Hospital Readmissions, Mortality Incentives Alarmingly Misaligned

Cheryl Clark, for HealthLeaders Media , April 26, 2012

Why does the Affordable Care Act impose much stiffer financial penalties on hospitals with higher 30-day readmission rates than for hospitals with higher 30-day mortality? Isn't preventing death, the ultimate bad outcome, much more important to incentivize?

That's the sticky question healthcare leaders are asking, which challenges the priorities and incentives set forth in the ACA. Practically speaking, the formula greatly dilutes the impact of mortality on incentive payments.

"It's like readmissions matter more than mortality, and that just seems ill-advised," says Ashish Jha, MD, a Harvard School of Public Health policy researcher and practicing internist who has been parsing the impact of Medicare's rules on hospital performance.

"I don't know any patient who would say, 'Oh, well, I'll take a higher risk of dying as long as I don't have to be readmitted,' " "It's hard to fathom that now readmissions are more important," he said in an interview.

Readmission penalties
The penalty for having higher rates of risk-adjusted readmissions starts at 1% of a hospital's Medicare DRG rates for heart failure, pneumonia, or acute myocardial infarction patient discharges as of Oct. 1, 2012 and increases to 3% in 2015.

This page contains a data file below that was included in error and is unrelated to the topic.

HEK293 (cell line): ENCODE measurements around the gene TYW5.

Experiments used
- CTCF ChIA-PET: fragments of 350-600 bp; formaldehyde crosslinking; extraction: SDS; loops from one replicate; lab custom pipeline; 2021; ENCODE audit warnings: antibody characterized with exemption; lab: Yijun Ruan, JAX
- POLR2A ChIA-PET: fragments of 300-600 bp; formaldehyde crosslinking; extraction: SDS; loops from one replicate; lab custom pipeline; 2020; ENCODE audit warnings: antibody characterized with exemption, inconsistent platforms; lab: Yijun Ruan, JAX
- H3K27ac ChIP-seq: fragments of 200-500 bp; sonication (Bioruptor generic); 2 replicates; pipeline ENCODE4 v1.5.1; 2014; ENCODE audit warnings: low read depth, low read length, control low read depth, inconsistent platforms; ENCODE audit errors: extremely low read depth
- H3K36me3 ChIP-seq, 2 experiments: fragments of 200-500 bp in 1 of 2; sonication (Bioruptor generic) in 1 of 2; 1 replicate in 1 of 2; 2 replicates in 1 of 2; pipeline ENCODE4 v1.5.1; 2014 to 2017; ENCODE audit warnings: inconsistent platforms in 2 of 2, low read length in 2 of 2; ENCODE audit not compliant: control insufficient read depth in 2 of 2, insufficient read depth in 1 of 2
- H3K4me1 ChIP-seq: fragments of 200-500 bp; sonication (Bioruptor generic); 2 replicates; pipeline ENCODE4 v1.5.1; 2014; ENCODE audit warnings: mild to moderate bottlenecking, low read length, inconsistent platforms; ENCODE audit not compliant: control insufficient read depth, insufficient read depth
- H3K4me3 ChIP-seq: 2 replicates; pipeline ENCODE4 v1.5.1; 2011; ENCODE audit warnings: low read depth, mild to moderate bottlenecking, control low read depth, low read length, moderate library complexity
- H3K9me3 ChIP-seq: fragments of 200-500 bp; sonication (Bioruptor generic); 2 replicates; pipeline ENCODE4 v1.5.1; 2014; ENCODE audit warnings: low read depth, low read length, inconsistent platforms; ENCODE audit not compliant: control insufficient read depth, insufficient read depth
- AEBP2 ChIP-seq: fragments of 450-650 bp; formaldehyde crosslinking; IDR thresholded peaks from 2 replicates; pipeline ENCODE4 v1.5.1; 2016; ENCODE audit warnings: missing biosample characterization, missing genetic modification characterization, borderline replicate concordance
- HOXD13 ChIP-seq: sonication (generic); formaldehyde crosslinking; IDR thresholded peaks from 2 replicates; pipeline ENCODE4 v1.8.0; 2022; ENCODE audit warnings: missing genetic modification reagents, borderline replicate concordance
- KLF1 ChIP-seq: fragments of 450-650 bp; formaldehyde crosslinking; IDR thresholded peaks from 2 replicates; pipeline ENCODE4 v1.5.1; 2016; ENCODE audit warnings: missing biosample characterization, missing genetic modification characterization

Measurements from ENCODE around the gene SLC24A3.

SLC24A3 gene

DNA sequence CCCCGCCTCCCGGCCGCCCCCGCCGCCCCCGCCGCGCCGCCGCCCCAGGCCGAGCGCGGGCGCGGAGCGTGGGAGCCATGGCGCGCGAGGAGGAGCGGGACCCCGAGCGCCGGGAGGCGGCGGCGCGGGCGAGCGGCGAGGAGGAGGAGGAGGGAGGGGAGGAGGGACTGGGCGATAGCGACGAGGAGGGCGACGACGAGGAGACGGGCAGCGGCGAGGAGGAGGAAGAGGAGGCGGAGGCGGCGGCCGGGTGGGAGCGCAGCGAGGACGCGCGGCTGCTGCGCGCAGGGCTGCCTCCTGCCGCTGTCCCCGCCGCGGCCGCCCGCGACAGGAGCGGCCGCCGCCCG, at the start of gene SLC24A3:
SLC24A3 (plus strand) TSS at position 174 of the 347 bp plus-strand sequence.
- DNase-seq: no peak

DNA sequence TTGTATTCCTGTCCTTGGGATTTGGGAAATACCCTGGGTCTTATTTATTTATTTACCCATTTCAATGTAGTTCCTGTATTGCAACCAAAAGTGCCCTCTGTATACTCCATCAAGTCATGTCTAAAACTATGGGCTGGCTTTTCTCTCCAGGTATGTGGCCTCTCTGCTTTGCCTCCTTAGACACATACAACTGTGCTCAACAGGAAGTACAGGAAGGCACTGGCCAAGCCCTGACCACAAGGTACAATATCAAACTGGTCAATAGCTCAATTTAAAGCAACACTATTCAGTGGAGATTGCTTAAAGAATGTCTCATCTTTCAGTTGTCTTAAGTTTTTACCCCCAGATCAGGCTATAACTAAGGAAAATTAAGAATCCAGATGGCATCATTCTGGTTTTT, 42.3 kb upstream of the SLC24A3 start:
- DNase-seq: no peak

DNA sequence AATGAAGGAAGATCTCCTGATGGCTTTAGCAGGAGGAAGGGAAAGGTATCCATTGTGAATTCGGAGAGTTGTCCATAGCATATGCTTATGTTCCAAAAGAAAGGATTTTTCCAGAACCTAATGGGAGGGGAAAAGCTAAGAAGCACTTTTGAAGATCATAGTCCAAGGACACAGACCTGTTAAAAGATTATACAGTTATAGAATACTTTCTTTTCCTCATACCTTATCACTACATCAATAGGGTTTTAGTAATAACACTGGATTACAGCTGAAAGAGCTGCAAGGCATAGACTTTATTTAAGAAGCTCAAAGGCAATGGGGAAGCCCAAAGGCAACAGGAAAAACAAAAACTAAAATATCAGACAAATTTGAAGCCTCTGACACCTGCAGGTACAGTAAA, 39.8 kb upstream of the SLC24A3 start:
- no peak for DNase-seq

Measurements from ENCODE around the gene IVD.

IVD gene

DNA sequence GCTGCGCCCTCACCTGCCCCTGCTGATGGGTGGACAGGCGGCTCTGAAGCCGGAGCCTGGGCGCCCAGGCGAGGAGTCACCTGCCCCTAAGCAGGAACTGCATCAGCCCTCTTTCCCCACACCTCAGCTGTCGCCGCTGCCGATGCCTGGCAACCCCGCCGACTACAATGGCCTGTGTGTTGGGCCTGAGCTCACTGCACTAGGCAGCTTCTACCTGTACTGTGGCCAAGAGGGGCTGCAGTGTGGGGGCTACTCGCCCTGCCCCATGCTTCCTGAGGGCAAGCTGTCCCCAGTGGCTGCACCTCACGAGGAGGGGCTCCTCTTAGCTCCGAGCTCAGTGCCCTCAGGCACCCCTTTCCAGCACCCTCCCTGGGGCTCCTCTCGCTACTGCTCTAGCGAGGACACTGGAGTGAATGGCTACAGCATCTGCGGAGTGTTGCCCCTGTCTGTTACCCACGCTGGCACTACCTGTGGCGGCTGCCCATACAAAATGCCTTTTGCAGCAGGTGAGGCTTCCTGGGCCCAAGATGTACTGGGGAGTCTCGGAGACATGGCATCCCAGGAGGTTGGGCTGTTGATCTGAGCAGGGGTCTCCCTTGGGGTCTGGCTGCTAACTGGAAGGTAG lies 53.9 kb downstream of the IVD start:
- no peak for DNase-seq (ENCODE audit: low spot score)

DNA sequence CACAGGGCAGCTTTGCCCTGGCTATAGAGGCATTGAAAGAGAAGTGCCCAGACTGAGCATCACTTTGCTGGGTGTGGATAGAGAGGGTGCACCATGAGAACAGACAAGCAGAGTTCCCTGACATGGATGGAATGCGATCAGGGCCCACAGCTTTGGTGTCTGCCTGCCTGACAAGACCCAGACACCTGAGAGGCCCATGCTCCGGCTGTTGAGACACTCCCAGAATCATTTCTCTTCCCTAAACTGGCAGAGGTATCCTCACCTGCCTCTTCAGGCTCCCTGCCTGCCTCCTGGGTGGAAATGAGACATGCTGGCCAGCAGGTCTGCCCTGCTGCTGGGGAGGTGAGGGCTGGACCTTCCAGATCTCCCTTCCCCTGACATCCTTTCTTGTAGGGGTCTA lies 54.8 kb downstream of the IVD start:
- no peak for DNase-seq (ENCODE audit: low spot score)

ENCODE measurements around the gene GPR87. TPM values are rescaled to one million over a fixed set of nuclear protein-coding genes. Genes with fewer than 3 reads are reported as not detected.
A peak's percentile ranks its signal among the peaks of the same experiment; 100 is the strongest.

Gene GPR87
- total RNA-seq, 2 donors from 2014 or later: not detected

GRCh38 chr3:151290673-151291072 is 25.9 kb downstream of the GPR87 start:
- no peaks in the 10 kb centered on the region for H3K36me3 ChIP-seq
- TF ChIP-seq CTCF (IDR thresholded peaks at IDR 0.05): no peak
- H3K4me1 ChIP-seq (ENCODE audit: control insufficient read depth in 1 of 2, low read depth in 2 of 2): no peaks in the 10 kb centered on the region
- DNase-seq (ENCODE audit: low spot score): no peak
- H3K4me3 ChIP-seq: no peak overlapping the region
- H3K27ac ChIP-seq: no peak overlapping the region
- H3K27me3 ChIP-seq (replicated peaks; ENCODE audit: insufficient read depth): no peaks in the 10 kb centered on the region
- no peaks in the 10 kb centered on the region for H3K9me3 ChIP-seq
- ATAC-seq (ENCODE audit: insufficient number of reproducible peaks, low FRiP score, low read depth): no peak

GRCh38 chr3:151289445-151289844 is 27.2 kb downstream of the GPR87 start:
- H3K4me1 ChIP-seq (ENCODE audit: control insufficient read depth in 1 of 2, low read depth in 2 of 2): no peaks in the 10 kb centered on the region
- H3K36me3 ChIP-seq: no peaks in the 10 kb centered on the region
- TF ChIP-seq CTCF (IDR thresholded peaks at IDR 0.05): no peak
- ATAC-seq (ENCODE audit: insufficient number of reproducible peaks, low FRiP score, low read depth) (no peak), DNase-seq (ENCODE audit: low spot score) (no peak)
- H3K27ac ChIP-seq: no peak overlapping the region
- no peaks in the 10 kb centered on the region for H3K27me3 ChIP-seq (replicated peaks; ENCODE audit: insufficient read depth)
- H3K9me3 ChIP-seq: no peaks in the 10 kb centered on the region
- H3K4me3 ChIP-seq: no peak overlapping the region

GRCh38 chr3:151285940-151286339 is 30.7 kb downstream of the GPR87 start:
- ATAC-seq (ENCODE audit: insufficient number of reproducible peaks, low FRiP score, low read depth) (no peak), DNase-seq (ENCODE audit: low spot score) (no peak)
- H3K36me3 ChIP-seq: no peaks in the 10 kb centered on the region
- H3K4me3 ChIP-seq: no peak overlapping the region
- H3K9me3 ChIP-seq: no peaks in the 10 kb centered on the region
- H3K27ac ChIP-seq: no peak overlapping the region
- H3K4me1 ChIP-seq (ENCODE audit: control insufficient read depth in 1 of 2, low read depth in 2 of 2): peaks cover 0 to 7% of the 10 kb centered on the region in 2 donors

But hospital 30-day mortality, which moves into the formula in FY 2013, is just one of more than 20 quality elements that make up the 1% to 2% of the value-based purchasing incentive payment hospitals with higher mortality will lose.

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2 comments on "Hospital Readmissions, Mortality Incentives Alarmingly Misaligned"

Carl (4/30/2012 at 10:59 AM)
It makes sense from a financial point of view. If the patient dies, their expenses cease. It is the money with which CMS is concerned. I have noted in my research that the hospitals with the lowest mortality rates also have higher readmission rates.

Michael Barber MD (4/26/2012 at 3:26 PM)
There is significant data and experience that would indicate that reducing readmissions is a good way to reduce 30 day mortality plus it is easier to measure and does not require risk adjustment like mortality. The problem that hospitals, even high quality ones like Beth Israel, see readmissions as the only way to reduce mortality instead of increasing the community based resources that can increase adherence to therapy and solve many of the non clinical problems that contribute to both readmissions as well as premature mortality. Studies of "hospital at home" for congestive heart failure show that treatment costs are 20% less and complication rates nearly zero as well as fewer clinical relapses. Other studies show that primary admissions for these disesases can be reduced up to 50% by taking a highly integrated person centered approach to our most vulnerable elders. In my mind, the financial incentives to use inpatient resources to heal our patients have caused hospital leaders to have blinders on the work that can be done at the community level.




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